Best Start, Bright Futures: tackling child poverty delivery plan 2022 to 2026

The second tackling child poverty delivery plan due under the Child Poverty (Scotland) Act 2017. Outlining action for the period 2022 to 2026.


There have been significant changes in the four years since the publication of 'Every Child, Every Chance', which have impacted on the lives and experiences of children and families across Scotland. Our progress in developing a wellbeing economy in Scotland has faced considerable challenges.

Despite this through our concerted action we have delivered new support for families, including through devolved social security and employability support, and have come together as a nation to protect the most vulnerable from the impacts of COVID-19.

It is in this context that we outline this plan for Scotland, setting out the actions we will take together in the next four years to deliver on our shared national mission to tackle and reduce child poverty.

Best Start, Bright Futures focuses on delivering the national mission on Child Poverty

Achieving the targets set by the Child Poverty (Scotland) Act 2017 is imperative to improving the lives and outcomes of Scotland's children and young people, their families and wider communities. The First Minister has declared that tackling child poverty is the national mission of this Scottish Parliamentary term for the Government and we are committed to mobilising all of Scotland to work with us to deliver the change needed.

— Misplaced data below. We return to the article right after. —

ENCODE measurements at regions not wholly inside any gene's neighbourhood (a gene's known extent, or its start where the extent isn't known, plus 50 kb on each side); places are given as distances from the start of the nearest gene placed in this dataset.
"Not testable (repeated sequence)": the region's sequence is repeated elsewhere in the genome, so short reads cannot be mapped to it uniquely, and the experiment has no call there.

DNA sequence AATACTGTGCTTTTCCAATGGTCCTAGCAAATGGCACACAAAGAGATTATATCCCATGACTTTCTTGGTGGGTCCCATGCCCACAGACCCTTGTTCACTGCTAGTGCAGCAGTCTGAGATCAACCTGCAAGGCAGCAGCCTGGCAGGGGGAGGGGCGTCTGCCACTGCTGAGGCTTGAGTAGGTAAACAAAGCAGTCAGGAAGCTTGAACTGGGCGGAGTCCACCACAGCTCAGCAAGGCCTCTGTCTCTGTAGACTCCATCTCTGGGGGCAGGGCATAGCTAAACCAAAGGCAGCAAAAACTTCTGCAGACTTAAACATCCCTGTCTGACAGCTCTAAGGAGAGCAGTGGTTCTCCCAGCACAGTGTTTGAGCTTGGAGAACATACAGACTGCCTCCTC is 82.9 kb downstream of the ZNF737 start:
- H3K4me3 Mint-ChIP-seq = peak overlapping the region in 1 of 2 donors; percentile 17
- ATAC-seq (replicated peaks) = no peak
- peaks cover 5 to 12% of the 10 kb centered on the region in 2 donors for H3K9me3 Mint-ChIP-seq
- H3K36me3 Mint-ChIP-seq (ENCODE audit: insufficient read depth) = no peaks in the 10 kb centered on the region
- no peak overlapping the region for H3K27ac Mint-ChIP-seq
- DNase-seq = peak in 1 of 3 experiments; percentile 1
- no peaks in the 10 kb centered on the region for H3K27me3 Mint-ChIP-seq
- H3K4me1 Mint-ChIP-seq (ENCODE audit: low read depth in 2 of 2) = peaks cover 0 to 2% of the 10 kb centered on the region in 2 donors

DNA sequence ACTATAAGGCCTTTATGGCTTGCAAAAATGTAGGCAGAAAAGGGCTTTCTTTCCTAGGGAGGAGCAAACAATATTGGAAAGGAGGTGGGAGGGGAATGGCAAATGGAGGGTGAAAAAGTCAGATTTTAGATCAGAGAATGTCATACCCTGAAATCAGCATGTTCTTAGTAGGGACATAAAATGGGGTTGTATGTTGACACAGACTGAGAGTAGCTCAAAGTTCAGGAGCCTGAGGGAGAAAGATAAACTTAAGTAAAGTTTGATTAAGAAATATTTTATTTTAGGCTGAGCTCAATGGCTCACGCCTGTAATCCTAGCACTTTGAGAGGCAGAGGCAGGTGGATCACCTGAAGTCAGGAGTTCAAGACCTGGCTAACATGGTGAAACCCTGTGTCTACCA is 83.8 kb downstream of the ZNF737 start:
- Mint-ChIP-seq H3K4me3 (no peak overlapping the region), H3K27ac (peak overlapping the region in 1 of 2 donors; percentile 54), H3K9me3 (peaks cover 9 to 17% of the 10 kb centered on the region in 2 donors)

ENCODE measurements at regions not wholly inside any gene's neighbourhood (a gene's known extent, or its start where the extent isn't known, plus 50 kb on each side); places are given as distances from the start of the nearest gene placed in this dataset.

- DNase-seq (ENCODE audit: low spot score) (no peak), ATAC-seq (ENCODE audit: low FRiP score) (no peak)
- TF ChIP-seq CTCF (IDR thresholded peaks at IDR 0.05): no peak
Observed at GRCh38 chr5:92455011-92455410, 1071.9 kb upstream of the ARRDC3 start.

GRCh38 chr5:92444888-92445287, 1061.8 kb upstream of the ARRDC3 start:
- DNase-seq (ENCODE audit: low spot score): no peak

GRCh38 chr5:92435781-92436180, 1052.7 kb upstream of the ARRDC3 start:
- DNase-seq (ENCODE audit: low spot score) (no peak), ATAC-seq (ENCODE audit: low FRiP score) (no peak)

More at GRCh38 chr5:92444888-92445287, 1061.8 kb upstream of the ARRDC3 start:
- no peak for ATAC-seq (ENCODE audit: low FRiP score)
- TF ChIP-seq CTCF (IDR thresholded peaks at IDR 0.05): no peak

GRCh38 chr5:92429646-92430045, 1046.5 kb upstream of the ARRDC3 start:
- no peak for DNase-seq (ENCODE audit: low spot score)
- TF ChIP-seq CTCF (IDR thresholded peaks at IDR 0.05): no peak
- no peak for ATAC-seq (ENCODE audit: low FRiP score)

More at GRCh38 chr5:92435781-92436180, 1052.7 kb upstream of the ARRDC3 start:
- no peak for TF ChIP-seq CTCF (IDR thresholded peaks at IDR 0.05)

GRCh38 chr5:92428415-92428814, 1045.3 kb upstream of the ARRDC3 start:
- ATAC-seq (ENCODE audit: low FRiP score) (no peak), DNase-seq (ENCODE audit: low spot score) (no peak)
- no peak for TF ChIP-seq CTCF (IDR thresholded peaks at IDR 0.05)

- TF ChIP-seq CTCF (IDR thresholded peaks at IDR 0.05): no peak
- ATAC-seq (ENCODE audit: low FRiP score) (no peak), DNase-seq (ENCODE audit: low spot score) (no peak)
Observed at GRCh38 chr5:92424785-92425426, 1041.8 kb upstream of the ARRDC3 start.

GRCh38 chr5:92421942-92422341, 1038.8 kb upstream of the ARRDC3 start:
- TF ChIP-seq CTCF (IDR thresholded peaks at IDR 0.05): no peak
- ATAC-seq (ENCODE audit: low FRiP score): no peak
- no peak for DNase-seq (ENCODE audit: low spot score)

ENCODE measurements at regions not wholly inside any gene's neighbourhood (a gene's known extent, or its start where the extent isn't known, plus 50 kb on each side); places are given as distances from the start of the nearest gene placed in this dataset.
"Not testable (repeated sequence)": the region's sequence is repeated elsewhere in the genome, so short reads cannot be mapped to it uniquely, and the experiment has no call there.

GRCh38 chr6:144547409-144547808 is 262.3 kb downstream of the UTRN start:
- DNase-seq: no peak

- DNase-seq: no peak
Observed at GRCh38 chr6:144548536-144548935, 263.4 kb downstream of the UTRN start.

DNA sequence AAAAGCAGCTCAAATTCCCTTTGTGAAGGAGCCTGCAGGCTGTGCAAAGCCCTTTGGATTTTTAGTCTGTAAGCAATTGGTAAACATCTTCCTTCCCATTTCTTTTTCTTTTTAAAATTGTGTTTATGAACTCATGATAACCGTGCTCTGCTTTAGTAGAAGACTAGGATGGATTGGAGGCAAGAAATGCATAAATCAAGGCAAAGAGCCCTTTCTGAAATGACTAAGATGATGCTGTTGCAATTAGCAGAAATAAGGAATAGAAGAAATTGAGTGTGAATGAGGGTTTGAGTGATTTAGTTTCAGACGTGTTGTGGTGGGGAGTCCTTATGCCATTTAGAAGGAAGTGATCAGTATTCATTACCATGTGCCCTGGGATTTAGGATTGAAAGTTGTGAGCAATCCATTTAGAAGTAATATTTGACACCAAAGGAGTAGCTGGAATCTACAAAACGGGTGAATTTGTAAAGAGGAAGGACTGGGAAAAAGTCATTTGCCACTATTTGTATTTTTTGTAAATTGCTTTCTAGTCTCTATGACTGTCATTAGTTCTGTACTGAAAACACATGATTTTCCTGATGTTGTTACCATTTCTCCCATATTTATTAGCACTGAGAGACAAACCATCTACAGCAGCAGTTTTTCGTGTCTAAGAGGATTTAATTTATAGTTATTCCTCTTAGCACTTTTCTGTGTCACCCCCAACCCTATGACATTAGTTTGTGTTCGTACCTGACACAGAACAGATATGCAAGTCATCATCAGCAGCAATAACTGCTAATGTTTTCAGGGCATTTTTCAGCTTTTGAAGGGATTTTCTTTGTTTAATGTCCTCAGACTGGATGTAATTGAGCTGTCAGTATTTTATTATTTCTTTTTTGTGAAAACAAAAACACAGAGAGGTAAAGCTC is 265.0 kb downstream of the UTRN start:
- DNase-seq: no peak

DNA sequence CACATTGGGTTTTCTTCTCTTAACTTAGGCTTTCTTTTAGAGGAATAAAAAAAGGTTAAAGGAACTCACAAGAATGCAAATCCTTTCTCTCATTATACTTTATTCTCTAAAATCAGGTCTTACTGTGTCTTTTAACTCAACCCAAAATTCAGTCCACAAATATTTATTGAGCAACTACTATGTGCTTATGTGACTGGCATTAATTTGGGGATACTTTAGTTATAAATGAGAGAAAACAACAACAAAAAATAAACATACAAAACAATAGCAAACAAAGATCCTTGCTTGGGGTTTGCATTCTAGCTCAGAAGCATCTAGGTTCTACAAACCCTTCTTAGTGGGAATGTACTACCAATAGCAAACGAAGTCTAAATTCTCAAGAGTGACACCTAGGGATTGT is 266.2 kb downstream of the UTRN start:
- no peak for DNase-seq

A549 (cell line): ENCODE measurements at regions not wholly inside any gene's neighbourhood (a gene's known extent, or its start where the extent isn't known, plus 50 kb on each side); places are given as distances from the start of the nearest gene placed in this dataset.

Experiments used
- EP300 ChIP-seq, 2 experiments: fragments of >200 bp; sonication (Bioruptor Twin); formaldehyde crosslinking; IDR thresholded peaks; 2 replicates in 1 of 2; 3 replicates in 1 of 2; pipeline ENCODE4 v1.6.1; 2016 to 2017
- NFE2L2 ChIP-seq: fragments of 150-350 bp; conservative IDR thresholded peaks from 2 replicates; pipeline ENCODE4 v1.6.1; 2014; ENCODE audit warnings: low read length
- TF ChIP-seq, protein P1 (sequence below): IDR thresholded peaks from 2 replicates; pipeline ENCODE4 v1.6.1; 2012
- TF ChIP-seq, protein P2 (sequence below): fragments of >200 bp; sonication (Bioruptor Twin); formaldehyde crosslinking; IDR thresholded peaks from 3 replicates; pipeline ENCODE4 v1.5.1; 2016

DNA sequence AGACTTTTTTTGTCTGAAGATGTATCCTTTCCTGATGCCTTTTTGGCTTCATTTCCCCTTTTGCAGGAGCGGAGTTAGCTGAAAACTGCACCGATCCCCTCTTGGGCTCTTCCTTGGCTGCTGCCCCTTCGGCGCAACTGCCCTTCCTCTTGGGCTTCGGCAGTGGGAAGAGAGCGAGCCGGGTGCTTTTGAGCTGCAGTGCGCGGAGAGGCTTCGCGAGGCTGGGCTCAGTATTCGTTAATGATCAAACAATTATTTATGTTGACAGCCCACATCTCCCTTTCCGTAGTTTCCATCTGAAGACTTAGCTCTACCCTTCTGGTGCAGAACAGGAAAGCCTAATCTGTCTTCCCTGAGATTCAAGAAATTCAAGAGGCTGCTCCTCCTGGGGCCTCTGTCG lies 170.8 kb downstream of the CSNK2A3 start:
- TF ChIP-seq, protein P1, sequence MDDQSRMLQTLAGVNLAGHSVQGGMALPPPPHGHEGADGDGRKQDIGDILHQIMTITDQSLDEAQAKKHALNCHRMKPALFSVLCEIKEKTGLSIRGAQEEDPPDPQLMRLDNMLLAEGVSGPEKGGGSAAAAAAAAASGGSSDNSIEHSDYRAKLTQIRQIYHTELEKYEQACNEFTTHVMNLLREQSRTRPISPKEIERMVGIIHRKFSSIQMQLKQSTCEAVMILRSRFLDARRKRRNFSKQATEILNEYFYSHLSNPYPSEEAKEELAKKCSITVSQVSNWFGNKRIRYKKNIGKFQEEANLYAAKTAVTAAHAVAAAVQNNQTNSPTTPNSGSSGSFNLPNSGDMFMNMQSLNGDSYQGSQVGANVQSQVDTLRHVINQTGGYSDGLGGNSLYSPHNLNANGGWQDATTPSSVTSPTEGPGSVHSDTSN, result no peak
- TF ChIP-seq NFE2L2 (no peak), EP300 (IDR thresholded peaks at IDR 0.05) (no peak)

The interim targets below must be met during the life of this plan, with final targets to be met by 2030 - aligning with the timescales for Scotland to Keep the Promise:

Fewer than 18% of children living in families in relative poverty in 2023-24, reducing to fewer than 10% by 2030. This means fewer than one in ten children living in households on low incomes by 2030, compared to the average UK household.

Fewer than 14% of children living in families in absolute poverty in 2023-24, reducing to fewer than 5% by 2030. This means fewer than one in twenty children living in low income households where living standards are not increasing by 2030.

Fewer than 8% of children living in families living in combined low income and material deprivation in 2023-24, reducing to fewer than 5% by 2030. This means fewer than one in twenty children living in low income households who can't afford basic essential goods and services by 2030.

Fewer than 8% of children living in families in persistent poverty in 2023-24, reducing to fewer than 5% by 2030. This means fewer than one in twenty children living in households in poverty for three years out of four by 2030.

Best Start, Bright Futures builds on strong foundations, including action delivered through 'Every Child, Every Chance', the first Tackling Child Poverty Delivery Plan

In the past four years we have worked together to deliver a range of new and enhanced support for families in Scotland. These measures, which are increasing incomes, reducing costs and improving outcomes for families, include: